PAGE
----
Aside from this piece, soon to be released on Hospital Hill Productions (in a thrilling double-album vinyl release, featuring Jessica in works, in addition to this piece by Anthony Pateras, by Alexander Garsden, James Rushford and Jeanette Little), all of the recordings on tonight's show are released on Anthony's own label, Immediata. That label kicked off just as The Sound Barrier did, in early 2012. Its first release was a 5 CD set, surveying Anthony's works from 2002-2012, and I played the first track of the first CD of that set on tonight's show also: Crystalline composed in 2010 for amplified string quartet. Exploring shifting textures and colours, by grouping the quartet's instruments in different ways throughout the piece, Crystalline gets its name from the notion of compositional ideas 'crystallising' from time to time, in moments of unexpected clarity where the gap between what is imagined, and what is produced, seems to suddenly fall away.

Gaps are what Anthony Pateras is always traversing. The boundaries that music has conventionally created around its genres, around the ways in which it is conceived or made or performed, have traditionally separated musicians from one another, and audiences from one another. When an artist like Anthony Pateras leaps over those gaps, and plunges with one finger in grindcore while another finger is in avant-garde classical, suddenly connections are made that no one ever knew possible – between musical worlds, and between the people who create, live in, and love them.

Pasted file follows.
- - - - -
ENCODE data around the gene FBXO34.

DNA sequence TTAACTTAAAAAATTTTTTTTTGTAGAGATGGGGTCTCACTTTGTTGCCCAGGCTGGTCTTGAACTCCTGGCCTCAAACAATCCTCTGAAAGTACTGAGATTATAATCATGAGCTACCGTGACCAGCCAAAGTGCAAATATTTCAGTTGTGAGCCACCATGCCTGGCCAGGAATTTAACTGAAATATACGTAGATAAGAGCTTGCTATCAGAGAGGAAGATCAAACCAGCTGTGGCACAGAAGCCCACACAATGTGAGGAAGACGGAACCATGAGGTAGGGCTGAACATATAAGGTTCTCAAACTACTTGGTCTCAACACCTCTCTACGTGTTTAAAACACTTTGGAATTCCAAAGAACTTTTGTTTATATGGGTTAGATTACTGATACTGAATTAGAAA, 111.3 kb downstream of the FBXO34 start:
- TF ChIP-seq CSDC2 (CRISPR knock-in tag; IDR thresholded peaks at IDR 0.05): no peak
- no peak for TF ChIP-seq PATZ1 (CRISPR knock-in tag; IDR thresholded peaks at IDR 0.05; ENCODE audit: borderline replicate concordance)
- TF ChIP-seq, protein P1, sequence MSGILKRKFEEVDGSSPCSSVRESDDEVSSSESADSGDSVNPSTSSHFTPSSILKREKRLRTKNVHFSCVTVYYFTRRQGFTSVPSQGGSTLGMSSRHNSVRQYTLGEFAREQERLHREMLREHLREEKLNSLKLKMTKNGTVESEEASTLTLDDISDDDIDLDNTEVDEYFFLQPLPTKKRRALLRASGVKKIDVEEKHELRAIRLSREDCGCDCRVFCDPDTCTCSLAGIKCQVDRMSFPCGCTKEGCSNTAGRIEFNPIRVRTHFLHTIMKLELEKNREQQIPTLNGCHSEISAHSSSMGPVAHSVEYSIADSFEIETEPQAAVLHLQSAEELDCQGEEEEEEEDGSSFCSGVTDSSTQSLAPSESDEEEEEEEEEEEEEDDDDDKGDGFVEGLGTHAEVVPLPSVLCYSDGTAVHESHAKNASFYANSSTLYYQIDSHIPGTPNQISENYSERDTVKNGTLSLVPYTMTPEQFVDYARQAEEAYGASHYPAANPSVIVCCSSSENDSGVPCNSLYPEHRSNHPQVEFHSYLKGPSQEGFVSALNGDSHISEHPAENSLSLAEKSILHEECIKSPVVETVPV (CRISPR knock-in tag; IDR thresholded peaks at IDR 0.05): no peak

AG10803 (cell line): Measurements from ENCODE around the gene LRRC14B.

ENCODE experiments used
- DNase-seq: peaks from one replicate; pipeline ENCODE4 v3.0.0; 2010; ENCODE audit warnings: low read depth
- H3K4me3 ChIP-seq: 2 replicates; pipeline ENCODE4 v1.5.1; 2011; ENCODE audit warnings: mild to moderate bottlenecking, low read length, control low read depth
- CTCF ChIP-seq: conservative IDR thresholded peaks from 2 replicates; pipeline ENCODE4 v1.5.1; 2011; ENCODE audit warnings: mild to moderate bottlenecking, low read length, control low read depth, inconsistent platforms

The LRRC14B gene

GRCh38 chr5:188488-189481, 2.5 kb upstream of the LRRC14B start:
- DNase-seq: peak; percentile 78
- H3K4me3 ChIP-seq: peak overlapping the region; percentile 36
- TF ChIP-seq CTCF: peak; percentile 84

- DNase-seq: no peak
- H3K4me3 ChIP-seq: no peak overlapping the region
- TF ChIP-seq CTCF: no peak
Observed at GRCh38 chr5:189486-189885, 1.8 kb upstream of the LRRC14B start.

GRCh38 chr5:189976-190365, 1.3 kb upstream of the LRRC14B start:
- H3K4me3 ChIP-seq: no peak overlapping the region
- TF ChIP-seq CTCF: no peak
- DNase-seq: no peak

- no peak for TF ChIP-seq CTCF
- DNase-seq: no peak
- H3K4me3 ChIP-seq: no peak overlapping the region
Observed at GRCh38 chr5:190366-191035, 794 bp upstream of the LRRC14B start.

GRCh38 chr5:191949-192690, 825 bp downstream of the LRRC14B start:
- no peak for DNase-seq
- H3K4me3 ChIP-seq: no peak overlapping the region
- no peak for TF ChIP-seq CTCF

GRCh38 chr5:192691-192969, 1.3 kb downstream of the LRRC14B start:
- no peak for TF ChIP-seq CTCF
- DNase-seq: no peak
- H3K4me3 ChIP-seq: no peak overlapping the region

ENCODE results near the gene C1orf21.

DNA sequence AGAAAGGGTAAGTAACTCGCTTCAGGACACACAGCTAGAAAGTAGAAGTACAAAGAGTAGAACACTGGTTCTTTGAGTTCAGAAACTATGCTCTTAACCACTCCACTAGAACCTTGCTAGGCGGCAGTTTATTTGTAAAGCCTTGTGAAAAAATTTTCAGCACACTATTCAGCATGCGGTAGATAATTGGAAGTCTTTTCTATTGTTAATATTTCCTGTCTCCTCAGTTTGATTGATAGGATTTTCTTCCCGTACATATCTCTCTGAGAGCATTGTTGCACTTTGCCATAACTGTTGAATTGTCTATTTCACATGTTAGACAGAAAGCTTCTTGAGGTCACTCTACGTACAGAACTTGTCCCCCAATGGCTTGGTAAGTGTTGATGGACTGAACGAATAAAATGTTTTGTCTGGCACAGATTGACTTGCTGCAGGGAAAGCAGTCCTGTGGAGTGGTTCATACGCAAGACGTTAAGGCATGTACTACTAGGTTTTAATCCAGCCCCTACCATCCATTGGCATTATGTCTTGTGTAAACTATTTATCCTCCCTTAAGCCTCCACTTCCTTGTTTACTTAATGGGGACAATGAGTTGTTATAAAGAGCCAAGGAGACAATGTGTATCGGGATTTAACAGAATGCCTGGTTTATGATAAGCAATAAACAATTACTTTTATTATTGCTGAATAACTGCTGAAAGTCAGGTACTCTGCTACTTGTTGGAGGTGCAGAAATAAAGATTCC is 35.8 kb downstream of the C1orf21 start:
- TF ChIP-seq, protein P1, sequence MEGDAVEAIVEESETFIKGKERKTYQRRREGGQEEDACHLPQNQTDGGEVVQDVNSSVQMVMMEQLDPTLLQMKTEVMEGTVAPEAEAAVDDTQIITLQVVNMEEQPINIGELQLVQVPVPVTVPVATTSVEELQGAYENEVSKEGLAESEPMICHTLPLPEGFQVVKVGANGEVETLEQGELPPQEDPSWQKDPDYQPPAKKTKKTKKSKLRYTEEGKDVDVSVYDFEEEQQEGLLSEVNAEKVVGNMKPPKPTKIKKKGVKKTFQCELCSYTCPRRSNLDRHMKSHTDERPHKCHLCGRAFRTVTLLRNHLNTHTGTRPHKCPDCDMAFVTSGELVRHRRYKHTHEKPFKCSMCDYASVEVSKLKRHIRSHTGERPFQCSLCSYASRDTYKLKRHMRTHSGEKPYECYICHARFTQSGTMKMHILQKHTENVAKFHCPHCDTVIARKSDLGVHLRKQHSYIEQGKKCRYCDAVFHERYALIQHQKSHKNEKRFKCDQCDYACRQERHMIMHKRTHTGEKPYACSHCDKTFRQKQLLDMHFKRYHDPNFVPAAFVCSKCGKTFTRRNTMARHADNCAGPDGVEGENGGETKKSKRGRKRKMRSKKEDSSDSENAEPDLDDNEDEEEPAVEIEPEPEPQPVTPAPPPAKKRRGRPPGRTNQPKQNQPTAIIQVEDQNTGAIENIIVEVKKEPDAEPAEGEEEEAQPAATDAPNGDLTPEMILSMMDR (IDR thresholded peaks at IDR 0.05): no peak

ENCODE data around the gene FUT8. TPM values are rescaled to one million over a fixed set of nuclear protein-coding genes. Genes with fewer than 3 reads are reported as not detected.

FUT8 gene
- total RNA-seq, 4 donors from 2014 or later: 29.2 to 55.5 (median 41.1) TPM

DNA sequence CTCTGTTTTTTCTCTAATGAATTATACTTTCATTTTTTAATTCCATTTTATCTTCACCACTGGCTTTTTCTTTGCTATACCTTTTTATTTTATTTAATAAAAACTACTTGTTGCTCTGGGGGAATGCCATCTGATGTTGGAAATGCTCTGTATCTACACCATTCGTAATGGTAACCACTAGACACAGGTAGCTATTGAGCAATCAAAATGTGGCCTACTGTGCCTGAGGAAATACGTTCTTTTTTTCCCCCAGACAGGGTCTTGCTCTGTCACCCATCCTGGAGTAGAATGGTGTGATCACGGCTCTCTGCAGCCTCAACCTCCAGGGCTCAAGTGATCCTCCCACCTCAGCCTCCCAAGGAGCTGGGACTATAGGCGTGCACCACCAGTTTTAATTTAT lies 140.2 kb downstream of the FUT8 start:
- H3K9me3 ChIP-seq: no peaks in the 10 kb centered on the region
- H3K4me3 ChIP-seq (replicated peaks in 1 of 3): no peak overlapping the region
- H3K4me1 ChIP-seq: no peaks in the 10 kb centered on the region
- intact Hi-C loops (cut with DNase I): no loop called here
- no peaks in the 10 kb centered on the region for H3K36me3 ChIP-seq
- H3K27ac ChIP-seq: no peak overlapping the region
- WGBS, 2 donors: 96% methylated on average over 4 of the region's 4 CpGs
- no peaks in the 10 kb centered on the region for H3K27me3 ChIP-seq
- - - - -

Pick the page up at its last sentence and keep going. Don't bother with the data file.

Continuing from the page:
It seemed, then, a nice place to round off this series of four episodes of The Sound Barrier where I have been celebrating the work of four composers whose work was seminal to the show's origins five years ago: the genre-bending John Zorn; the noise-god Merzbow; the mathematics and magic of Karlheinz Stockhausen; and now, this week, Australia's own enfant terrible of new music, Anthony Pateras, connecting it all across the void of commodified, commercialised, compartmentalised, conventional music.

Remember that you can check out the playlist and audio for the show if you want to listen back to any of the music, or get the details of the recordings.